Effects of 2.45 GHz Wi-Fi exposure on sleep-dependent memory consolidation

J Sleep Res. 2020 Nov 9;e13224. doi: 10.1111/jsr.13224. Online ahead of print.


Studies have reported that exposure to radiofrequency electromagnetic fields (RF-EMF) emitted by mobile telephony might affect specific sleep features. Possible effects of RF-EMF emitted by Wi-Fi networks on sleep-dependent memory consolidation processes have not been investigated so far. The present study explored the impact of an all-night Wi-Fi (2.45 GHz) exposure on sleep-dependent memory consolidation and its associated physiological correlates. Thirty young males (mean ± standard deviation [SD]: 24.1 ± 2.9 years) participated in this double-blind, randomized, sham-controlled crossover study. Participants spent five nights in the laboratory. The first night was an adaptation/screening night. The second and fourth nights were baseline nights, each followed consecutively by an experimental night with either Wi-Fi (maximum: psSAR10g = <25 mW/kg; 6 min average: <6.4 mW/kg) or sham exposure. Declarative, emotional and procedural memory performances were measured using a word pair, a sequential finger tapping and a face recognition task, respectively. Furthermore, learning-associated brain activity parameters (power spectra for slow oscillations and in the spindle frequency range) were analysed. Although emotional and procedural memory were not affected by RF-EMF exposure, overnight improvement in the declarative task was significantly better in the Wi-Fi condition. However, none of the post-learning sleep-specific parameters was affected by exposure. Thus, the significant effect of Wi-Fi exposure on declarative memory observed at the behavioural level was not supported by results at the physiological level. Due to these inconsistencies, this result could also be a random finding.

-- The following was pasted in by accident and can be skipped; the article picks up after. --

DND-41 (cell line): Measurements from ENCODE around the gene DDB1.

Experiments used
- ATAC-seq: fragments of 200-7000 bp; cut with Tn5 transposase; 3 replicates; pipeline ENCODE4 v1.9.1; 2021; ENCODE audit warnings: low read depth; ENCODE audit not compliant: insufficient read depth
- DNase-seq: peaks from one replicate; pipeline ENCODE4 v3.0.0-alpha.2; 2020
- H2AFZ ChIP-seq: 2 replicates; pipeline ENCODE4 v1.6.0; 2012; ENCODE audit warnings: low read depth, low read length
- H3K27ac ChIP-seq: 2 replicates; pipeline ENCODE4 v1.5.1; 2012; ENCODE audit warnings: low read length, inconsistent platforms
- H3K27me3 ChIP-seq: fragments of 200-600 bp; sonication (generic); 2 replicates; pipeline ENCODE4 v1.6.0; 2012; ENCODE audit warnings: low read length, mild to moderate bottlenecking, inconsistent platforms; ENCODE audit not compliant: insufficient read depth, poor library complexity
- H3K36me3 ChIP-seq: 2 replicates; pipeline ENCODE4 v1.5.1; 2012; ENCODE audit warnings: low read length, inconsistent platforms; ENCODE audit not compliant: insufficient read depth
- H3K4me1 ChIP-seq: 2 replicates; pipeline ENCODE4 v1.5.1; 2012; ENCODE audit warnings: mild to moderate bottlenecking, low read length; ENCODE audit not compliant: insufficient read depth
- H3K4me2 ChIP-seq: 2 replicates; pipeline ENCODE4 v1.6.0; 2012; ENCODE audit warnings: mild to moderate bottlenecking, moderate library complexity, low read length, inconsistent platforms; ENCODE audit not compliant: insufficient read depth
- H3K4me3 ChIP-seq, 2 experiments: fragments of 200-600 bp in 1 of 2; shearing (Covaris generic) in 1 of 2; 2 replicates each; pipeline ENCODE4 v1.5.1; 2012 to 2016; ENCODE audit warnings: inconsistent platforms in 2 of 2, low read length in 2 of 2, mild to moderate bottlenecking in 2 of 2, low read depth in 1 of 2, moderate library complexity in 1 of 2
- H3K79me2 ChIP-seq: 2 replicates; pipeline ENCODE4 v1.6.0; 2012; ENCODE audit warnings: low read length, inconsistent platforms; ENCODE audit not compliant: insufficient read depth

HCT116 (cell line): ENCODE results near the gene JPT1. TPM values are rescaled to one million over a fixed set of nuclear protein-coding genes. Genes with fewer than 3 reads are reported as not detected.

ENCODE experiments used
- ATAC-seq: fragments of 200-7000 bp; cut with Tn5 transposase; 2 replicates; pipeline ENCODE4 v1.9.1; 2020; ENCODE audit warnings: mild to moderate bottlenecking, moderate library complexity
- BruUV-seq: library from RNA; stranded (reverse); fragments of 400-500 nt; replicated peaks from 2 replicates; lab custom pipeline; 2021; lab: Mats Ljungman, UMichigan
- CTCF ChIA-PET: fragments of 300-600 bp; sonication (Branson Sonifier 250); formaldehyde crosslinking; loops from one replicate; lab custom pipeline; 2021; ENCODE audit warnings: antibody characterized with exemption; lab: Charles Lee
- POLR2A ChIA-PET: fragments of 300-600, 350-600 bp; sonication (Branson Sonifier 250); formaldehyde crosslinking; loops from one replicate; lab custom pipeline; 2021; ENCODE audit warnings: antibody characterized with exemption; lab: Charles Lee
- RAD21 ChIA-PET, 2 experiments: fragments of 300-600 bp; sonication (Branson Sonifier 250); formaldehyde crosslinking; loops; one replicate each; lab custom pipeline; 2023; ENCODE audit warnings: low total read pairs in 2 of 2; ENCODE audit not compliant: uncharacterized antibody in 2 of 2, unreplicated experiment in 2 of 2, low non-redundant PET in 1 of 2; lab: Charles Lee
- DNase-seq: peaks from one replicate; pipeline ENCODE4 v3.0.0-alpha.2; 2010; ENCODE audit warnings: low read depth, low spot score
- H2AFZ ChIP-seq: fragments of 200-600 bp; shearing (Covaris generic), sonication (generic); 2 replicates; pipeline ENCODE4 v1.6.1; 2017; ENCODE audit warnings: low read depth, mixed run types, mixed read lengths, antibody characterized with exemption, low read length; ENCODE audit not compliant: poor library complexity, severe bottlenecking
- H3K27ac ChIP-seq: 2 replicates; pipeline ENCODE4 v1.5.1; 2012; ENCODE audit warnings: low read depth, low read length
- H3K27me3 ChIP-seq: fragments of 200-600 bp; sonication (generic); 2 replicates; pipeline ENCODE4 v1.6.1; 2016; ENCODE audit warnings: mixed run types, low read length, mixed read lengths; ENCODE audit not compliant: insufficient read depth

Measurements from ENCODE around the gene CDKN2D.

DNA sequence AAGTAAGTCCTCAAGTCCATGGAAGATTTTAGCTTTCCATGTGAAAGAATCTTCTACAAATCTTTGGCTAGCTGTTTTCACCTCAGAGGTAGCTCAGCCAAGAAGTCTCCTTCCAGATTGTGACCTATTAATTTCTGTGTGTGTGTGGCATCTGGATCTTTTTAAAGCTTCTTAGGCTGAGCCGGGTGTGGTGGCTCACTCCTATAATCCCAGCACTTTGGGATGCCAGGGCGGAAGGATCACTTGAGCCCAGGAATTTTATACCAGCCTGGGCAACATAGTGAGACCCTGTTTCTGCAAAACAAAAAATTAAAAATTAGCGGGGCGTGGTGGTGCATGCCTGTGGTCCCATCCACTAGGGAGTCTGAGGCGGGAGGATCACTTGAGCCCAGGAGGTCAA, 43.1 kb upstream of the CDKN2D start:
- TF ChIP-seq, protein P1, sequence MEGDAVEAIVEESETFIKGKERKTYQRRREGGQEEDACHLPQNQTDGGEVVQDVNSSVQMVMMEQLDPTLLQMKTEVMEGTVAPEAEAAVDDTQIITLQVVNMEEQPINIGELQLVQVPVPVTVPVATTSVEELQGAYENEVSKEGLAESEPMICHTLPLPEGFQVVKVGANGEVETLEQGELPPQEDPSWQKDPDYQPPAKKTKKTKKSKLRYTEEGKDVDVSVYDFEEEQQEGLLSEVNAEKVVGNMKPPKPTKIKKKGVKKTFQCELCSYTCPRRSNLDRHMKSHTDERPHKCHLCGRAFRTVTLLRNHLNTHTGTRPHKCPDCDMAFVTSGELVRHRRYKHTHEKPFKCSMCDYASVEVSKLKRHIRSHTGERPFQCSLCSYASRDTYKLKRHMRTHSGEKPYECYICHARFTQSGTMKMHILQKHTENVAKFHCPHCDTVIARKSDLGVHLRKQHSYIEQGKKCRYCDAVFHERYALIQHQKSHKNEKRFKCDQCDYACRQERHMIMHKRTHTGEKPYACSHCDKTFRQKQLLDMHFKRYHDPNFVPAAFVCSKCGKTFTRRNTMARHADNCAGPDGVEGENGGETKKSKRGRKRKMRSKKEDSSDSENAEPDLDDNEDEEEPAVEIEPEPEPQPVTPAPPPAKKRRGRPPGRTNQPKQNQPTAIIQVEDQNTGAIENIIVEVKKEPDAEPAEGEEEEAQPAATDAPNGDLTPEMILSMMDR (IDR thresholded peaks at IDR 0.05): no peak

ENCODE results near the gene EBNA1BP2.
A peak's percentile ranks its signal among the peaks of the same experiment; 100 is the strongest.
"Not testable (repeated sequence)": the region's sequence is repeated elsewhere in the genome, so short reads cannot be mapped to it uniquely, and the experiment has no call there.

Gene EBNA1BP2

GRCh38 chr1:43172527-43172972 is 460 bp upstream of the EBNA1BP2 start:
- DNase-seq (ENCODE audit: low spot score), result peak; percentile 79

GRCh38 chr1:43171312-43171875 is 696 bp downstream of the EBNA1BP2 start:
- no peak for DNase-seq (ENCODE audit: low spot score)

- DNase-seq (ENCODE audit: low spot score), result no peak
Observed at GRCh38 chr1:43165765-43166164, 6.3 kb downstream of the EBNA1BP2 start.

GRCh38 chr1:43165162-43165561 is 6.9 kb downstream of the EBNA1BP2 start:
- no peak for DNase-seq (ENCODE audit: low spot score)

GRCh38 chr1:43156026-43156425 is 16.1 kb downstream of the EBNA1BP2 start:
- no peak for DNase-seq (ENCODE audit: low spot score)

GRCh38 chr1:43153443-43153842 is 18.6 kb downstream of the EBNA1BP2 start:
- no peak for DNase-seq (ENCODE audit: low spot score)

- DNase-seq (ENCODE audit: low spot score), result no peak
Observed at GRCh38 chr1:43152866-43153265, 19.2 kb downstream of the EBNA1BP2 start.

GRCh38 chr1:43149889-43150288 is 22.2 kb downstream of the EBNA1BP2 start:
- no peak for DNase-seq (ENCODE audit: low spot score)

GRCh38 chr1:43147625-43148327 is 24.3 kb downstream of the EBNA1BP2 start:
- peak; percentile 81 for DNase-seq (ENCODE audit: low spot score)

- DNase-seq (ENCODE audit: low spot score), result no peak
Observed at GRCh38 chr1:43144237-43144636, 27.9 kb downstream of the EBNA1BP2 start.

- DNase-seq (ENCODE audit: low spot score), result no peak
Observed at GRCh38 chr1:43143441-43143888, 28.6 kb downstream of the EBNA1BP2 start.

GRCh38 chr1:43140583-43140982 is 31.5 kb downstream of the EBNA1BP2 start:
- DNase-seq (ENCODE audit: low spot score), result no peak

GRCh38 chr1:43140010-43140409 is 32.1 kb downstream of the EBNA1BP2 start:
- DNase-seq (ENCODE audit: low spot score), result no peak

Keywords: EEG power; declarative memory; emotional memory; procedural memory; sleep spindles; slow oscillations.